John Grisham, you're a naughty boy, and you shouldn't tell such terrible untruths. That seems to be the implication of an indignant press release from the Cayman Islands Government, which has landed on my desk.
Mr Grisham became very, very rich by telling stories which involved complex money-laundering operations and the Cayman Islands (mysterious banks, beaches and blondes, plucky heroes and heroines). It is clear from reading Mr Grisham's novels that he has had to do some painstaking in-depth research, to experience the difficult life on the Cayman Islands first-hand. Readers of The Firm will recall that he wrote of the mafia gang: "They launder money like crazy ... Most of it goes to those banks in the Caymans." However, he does sugar the pill, gushing: "Sand as white as sugar. Warm, clear water. Warm, beautiful women."
Now, though, I gather that Mr Grisham has been under a complete misapprehension about the Caymans' reputation.
The press release refers to what the islands' grandees delicately describe as "controversial confidentiality laws". But George McCarthy, the Cayman financial secretary, insists that there is no basis to the rumour that something is amiss with the Caymans' moral compass. On the contrary, he hopes that a recently published report "will put a stop to the speculation in some quarters that Cayman tolerates money-laundering."
In some quarters, indeed. That Mr Grisham, he should be ashamed of himself. And if he wants to find a good place for his best-selling villains to salt away some millions of tax-free dollars for their evil ends, he'll just have to find another location.
There was much applause for the community policeman at a public meeting at Woodseaves, Staffordshire, when the chairman of the police consultative committee asked the youngest child in the audience, Billy Stockton, if he knew the name of the local bobby. The young boy did, and the constable in question received hearty praise for having got to know the populace so well. Young Billy and his father, Community Constable Stockton, went home beaming, the applause ringing in their ears.
Christmas No 1
As reported here earlier this week, the Radio 3 Year of British Music and Culture managed to write Paul McCartney out of songwriting history. But reading through the station's report of the year, it emerges that it did also rediscover the odd forgotten composer. One who catches my eye is William Jackson of Exeter, an organist at Exeter Cathedral in the early 18th century, and his gorgeously titled choral work "Time has not thinn'd my flowing hair."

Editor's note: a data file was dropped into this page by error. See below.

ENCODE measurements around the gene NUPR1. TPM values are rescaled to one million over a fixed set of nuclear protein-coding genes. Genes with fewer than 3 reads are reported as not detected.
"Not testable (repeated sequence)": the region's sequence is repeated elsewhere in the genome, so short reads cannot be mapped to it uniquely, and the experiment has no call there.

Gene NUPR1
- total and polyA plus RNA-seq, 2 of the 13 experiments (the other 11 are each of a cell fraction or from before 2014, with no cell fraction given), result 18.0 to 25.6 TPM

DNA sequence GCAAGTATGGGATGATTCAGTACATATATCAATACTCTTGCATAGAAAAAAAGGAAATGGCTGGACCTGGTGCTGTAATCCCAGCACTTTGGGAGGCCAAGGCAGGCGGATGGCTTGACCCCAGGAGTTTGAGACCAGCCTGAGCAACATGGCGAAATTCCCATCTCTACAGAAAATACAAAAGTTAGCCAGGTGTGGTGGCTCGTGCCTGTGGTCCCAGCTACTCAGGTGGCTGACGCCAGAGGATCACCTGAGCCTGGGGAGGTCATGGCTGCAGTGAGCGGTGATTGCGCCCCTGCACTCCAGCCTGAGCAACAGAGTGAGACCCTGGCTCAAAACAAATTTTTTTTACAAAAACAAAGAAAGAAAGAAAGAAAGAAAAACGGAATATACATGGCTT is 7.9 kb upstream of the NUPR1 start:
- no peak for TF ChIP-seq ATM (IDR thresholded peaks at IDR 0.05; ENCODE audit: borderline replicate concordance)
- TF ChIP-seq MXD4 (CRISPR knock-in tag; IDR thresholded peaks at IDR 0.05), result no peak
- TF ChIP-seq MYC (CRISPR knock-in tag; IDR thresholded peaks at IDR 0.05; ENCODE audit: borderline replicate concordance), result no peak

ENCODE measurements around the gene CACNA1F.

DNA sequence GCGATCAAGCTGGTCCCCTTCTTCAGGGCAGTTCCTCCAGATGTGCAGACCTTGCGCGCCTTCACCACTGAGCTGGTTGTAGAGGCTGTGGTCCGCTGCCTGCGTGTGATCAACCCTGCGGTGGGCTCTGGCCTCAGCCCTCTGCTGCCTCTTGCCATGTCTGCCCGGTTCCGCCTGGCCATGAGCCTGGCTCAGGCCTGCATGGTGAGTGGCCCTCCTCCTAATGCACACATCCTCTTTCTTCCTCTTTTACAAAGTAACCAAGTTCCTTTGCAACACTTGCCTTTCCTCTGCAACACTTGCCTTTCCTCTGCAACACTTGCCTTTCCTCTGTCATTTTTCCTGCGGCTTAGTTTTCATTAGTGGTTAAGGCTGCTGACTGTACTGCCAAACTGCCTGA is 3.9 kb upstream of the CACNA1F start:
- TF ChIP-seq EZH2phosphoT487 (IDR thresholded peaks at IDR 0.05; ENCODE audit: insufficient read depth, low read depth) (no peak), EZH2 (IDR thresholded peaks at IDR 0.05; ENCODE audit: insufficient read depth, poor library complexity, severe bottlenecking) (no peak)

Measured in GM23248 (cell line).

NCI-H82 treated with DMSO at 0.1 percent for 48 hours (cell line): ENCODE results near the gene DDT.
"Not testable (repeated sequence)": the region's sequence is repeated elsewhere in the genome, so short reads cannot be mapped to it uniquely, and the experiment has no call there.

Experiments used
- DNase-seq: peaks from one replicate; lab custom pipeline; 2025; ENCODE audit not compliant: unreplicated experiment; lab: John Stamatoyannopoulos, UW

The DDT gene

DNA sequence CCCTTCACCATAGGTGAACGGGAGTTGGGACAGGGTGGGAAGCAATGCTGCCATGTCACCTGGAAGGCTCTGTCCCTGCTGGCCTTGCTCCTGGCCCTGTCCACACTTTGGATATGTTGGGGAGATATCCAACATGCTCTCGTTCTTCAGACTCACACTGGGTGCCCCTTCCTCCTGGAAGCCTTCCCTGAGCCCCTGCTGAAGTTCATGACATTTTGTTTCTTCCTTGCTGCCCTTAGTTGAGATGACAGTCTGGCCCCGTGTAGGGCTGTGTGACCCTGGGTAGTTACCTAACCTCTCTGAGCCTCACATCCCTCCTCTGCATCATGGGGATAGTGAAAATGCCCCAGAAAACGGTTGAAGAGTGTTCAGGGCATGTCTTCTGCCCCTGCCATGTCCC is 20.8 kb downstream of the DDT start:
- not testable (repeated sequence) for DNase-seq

The work begins with the line "Time has not thinn'd my flowing hair, Nor bent me with his iron hand," and concludes "Please let me trifle life away, And sing of love 'ere I grow old, 'ere I grow old."
It's Eagle Eye's outside betfor the Christmas number one.
Christmas Card watch: The Oxford nuclear physicist John Mulvey does not believe in going for the subtle innuendo when there is a nuclear sledgehammer to hand. The Save British Science Society of which he is secretary, and which is campaigning against government cuts, prints inside the card a letter from the Duke of Wellington to the Foreign Office during the Napoleonic wars in 1812.
The connection with the Duke's lengthy description of the costs involved in the march to Portugal and elementary particle physics is remote. But the Duke concludes by asking whether he is expected "1. To train an army of uniformed British clerks in Spain for the benefit of the accountant and copy boys in London or, perchance, 2. To see to it that the forces of Napoleon are driven out of Spain."
In case the analogy is unclear, the civil servants at the Office of Science and Technology are the accountants and copy boys, and the nuclear physicists the brave, put-upon footsoldiers.
Kate Adie's ankle injury sustained on the war reporting front has affected neither her broadcasting nor literary appetites. Radio 4's With Great Pleasure were about to cancel Miss Adie's choice of reading to be broadcast on Christmas Day. But she insisted on recording it from her hospital bed, where her reading matter consists of tracts on the Spanish Civil War and the Balkans with a little light relief from Colonel Gadaffi's Little Green Book.Reuse content